The movie starts with Peter Pan all grown up, going by the name of Peter Banning. He is a successful corporate lawyer, with no recollection of his past as Peter Pan, and no memory of his life before the age of 12. He is shown to be more in touch with his cell phone than his children. Eventually the entire Banning family travels on a holiday to London to meet Granny Wendy, who is being honored for her work in setting up an orphanage. Granny Wendy remembers Peter’s past and opens up a plethora of adventure and magic in the viewers, when she asks Peter a simple question - “you really don’t remember who you are Peter?”
One night when Peter and his wife are out celebrating, Captain Hook abducts Peter’s children and takes them to Neverland. Peter comes home to find his children missing. Later that night, Tinker Bell confronts Peter and forces him to go back to Neverland with her to save his children. But, seeing a grown slightly out of shape Peter Pan, agitates Captain Hook who wants to kill Peter and his children. Finally, Smee reasons with Hook and deduces that spending a long time away from Neverland must have wiped away Peter’s memories. At the same time, Tinker Bell pleads with Hook to give Peter 3 days to prepare for a fight against Hook.
With 3 days granted to him, Peter and Tinker Bell go to the Lost Boys’ Home to prepare. None of the boys there believe him to be Peter Pan and go all out to try and humiliate him. Meanwhile Hook tries and turns Peter’s children against him, by feeding lies. While his daughter stays steadfast in her belief that her father will save them, Peter’s son Jack looks to Hook as a father figure. Through his journey back in Neverland, Peter discovers himself again, the time he had spent as a child in Neverland with Tinker Bell, the mistakes he has made in his adult life and the true value of family.
After 3 days he readies himself for a fight against Captain Hook, with the support of the orphans and Tinker Bell. He saves his children, defeats Hook and goes back to London to celebrate with his family. While the movie is a good concept, the promise of magic (considering it is a Steven Spielberg movie) leaves a lot to be desired. With the famous white light that sparks off outside his window, waiting to take Peter back to Neverland, as a viewer, we hope for a view of the lush green island full of fun, magic and surprises.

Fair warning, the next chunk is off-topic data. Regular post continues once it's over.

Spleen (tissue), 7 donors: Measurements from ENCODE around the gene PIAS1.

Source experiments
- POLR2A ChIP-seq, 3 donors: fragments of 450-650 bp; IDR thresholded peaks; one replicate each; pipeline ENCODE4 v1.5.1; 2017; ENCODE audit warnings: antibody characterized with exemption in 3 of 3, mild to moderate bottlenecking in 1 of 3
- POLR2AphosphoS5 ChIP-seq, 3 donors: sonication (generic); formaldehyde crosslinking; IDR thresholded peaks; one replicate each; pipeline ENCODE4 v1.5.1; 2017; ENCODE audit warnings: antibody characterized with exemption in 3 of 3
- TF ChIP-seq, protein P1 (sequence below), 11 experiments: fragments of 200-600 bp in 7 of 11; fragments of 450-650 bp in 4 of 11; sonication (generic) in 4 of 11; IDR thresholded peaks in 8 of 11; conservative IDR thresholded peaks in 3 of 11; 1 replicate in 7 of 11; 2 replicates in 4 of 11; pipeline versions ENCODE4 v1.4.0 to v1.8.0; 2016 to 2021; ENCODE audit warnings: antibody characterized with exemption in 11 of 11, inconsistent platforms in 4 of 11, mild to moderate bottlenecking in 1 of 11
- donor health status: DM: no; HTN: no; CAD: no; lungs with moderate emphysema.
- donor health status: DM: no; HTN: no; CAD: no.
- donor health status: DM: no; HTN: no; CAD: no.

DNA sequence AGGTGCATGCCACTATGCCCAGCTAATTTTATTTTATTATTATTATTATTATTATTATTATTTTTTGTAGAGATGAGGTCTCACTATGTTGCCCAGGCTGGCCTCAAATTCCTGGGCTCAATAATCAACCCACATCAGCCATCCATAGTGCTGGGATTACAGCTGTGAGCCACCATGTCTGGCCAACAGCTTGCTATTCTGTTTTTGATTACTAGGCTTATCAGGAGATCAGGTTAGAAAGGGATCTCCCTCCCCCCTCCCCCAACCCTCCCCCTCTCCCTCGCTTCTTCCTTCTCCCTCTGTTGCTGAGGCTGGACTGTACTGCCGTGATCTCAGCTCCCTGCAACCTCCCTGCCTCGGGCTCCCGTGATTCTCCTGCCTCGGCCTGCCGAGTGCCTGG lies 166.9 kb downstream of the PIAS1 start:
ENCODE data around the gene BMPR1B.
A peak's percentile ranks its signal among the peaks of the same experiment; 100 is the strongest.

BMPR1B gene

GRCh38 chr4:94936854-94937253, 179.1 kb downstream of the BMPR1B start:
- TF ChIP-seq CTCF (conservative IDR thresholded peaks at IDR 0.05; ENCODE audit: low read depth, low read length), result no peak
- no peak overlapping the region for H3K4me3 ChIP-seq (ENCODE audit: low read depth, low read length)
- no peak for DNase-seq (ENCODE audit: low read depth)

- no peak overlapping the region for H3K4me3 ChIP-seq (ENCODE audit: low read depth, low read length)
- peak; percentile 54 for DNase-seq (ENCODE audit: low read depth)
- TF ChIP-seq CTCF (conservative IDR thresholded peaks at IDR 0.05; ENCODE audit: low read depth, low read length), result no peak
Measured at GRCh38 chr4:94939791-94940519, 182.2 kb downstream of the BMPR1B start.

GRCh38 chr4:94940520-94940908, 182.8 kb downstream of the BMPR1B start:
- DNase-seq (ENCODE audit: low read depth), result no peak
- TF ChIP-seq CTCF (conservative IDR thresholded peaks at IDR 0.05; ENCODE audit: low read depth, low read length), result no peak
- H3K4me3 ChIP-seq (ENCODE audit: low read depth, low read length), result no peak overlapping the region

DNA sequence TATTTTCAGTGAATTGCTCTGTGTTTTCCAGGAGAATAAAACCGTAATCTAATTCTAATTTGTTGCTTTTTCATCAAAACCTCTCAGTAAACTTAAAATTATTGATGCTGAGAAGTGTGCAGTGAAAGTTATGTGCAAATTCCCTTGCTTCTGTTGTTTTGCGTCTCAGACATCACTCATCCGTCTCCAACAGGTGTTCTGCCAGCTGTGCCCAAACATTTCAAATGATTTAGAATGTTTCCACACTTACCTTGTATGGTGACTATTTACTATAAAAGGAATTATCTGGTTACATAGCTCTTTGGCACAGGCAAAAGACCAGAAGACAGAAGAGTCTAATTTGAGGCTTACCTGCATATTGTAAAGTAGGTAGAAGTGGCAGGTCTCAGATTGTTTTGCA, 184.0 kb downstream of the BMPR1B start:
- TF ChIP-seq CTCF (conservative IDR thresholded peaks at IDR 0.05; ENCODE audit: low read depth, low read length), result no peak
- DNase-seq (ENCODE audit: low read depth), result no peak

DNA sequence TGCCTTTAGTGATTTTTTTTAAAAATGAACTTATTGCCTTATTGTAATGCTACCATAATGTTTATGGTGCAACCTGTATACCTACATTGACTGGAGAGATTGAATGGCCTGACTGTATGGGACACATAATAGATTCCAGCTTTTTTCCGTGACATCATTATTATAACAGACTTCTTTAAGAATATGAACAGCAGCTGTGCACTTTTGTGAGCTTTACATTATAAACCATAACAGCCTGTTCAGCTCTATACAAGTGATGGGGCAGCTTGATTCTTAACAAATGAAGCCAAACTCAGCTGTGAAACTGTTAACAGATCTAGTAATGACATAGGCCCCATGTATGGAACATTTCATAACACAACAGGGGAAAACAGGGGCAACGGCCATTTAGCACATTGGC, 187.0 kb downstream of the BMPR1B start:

But Neverland fails to deliver. With more red-brown tones used throughout the island, Neverland feels more like it is witnessing a terrible draught. Also, there are too many props and too much happening on the costume front. The set looks exactly like a studio set, and not an exotic magical island. Most of the actors, including Hoffman and Roberts perform their parts more as a duty than something exciting. Robin Williams struggles hard to keep the magic alive, and he does succeed to an extent. But, one actor can do only so much to keep the magic alive. The fencing scenes between Williams and Hoffman towards the end leave a lot to be desired. Almost all Asian movies have tremendously better sword play than the one choreographed for this movie. All in all, the movie is worth one watch, specifically for the younger audience. But, with a storyline that starts off with a magical character having grown up, one does expect a lot more than what is delivered.